Designing the New Garage 

In the design phase, we talked a lot about the height of the new building. The customer did not want a garage looming over everything. We talked about enclosed and not enclosed bays, power needs, and building materials for the roofing, siding and the timbers. They also needed storage for kayaks and canoes and windows on the south face for garden starts.

We decided that the final building would be a barn-garage. We would create a structure that looked like a barn with an extension for the traditional hay hook or, as we discussed, a canoe hook. The customer had a rope system with a vintage pulley that has already pulled the boats into the upper half story for the winter.

The structure we finally designed has one fully enclosed bay with an overhead door and a shed roof off one side for the second bay. We ultimately choose this look for two reasons: height and looks.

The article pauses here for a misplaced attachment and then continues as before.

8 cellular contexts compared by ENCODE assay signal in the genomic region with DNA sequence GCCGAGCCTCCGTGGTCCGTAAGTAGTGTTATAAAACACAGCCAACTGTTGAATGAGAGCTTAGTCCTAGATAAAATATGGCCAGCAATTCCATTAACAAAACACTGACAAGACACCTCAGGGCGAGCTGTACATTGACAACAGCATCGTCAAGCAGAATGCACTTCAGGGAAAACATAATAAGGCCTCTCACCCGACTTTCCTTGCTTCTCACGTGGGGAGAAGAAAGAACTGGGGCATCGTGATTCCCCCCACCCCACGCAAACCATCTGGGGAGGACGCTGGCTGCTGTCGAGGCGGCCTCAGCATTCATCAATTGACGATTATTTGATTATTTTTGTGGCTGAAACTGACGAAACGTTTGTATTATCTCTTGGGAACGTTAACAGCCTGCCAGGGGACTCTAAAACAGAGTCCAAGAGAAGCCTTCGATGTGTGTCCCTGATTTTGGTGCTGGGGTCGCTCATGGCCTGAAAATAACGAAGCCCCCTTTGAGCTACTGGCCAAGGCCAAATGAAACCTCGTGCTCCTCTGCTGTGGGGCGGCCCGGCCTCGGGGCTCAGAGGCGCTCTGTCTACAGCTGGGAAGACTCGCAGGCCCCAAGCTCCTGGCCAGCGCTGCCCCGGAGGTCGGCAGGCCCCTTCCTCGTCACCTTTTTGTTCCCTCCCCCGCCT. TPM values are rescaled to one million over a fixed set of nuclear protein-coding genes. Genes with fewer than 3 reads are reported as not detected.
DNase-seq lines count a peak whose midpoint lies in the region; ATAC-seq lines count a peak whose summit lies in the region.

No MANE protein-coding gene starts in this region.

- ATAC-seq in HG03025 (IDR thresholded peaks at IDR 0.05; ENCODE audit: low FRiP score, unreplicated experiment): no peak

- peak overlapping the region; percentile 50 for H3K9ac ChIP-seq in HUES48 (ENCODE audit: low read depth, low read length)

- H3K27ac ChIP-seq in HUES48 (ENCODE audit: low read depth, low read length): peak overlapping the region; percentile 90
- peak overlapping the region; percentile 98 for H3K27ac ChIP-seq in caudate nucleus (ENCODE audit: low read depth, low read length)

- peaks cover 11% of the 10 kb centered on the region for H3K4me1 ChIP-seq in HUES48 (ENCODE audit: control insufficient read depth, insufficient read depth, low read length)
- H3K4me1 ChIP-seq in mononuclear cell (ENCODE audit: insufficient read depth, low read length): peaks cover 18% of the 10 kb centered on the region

6_plate section for the shed roof

Building the Barn – The Construction Process

When it came time to start building the garage, we chose hemlock wood for the frame. This is a ridged softwood that works well for timber frames. We cut the joinery traditionally using chisel, saw and chain mortiser. Then, we dry fitted all the parts of the frame at my shop. Seeing the mortise and tenons fit together and then seeing the bent sections laid on the sawhorses was wonderful. Dry fitting the frame gives a sense of what the building will become, while also allowing for us to check for accuracy in layout.

2_All the bents are up

Here we are drilling 1-inch holes for the wooden pegs.

The barn posts are six by six, the girts are eight by eight, the rafters are four by four and the braces are three by six. As a big pile of wood it does not look like much, even with the joinery cut. But on raising day, wow, it takes on a look of its own.